While it may not be the most exciting job, skinning a deer is important when returning from a hunt or when still actually on the hunt. If you have taken down the deer, elk, antelope, or goat of your dreams in a glorious hunting adventure, you will need to know how to skin the deer and how to get the most out of your kill. If you are only starting to learn about hunting, this information will also be handy for that day on which you will finally be able to skin a deer.
Essentially, the act of skinning a deer is thought to be quite simple. The basic fundamental guideline behind it is to follow the built-in guidelines of the body of the deer and work from that standpoint. The skin and muscle tissues of the deer are naturally separate from one another because of the protective membranes, making the process of skinning a lot more like following a built-in blueprint than trying to lift a rug in the dark. The skin should easily peel from the meat because of these membranes, creating a little risk of tearing the skin or tearing the meat.
The most crucial aspect of skinning a deer is to use your hands and pull your body weight. With these two integral tools, skinning a deer becomes incredibly simple. Skinning a deer can typically be completed in about ten to fifteen minutes without any serious complications.
First, hang the deer. This makes it easier for you to use your body weight in the skinning process and creates a greater leverage point for skinning the deer. This also ensures that the meat will stay clean. Whether you hang the deer from the neck or the legs, there is no particular difference. Try to skin the deer within an hour or two of the deer’s death, making the skinning process a whole lot easier.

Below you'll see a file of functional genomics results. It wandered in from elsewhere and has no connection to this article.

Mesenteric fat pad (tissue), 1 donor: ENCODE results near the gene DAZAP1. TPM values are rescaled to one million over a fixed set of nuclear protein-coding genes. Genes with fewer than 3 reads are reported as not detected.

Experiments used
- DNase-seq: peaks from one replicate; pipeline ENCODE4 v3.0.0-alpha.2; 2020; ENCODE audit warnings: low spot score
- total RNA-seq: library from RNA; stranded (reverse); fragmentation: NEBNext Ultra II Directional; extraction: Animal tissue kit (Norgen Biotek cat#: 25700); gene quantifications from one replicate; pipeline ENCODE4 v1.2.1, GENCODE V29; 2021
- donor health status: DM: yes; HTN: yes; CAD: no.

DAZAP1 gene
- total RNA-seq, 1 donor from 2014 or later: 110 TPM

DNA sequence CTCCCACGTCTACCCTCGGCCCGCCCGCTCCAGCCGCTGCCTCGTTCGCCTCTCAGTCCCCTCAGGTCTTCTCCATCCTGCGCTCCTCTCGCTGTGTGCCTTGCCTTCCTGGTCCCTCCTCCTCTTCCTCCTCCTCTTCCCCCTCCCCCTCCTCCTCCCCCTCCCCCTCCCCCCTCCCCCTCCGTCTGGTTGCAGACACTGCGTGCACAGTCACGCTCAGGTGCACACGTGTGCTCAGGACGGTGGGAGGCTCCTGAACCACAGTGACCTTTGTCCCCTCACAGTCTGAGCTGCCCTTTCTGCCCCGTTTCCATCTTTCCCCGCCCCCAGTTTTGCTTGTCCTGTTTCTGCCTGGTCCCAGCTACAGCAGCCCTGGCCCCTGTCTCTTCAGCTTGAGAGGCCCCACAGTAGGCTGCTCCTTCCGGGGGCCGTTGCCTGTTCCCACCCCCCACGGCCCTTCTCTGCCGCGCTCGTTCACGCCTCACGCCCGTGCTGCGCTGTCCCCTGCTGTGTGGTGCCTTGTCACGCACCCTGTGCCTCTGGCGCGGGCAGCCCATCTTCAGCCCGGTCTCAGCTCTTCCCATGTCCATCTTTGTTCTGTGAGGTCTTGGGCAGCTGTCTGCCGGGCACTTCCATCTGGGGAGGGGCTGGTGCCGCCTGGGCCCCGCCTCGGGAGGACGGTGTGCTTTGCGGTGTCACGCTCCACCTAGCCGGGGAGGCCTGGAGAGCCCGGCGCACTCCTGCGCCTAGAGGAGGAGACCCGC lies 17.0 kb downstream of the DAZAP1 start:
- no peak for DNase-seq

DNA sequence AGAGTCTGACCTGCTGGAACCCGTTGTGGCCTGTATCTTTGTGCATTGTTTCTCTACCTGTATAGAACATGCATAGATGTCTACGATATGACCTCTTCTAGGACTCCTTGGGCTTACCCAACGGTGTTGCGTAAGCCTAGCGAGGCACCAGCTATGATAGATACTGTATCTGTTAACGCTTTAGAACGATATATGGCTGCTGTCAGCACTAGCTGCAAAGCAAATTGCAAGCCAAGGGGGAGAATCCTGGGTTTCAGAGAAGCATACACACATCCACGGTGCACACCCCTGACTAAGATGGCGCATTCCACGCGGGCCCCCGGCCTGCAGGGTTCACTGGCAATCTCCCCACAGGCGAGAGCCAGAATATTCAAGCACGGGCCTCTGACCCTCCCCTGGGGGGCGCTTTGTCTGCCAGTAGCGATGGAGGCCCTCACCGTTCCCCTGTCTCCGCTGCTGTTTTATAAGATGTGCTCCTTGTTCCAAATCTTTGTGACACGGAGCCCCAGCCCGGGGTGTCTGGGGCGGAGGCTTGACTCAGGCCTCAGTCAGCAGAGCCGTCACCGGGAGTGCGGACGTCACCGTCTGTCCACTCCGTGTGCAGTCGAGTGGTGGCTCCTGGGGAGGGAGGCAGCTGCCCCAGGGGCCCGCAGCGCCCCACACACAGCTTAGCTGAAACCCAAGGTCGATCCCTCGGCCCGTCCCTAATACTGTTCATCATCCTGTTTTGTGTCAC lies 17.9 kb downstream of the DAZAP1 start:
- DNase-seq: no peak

Your knife should be sharp. Supposing the deer is hung by the legs, find the large tendon connecting the lower leg segment to the rest of the deer’s leg. You should poke a hole with your knife in between the tendon and the bone. Then use your fingers to feel the lump created by the deer’s double-jointed bone. Once you have found that lump, sever the lower leg at the lower end of the two parts of the double joint. Cut the skin and the tendons, and then snap the deer’s leg over your leg, using your body’s leverage to break it.
After you have broken the deer’s legs in this fashion, make several incisions around and near the tendon areas. There should be a hole between the tendon and the bone of the lower leg as well as several incisions near the front legs. You will then sever and snap the front legs as well, making the skinning process easier. After you have made the initial incisions, you will begin the process of undressing the deer of its skin. Use your fingertips and thumbs to get inside the skin near the lower leg incisions and begin to pull the skin off.
Essentially, the pulling of the deer’s skin should work a lot like pulling a tight jacket or pair of blue jeans off. It may be a little bit awkward, but the layer of meat revealed below the skin should be a more than ample reward. After pulling off the skin, you will notice that the meat is ready to go, and the separation of the meat, with the help of the deer’s membrane, has made the whole process a lot simpler than you ever thought possible.
Skinning a deer, while not particularly romantic, is a process that should take around ten to fifteen minutes. It relies almost entirely on your body weight and strength to pull the skin off of the deer’s body. It is that simple.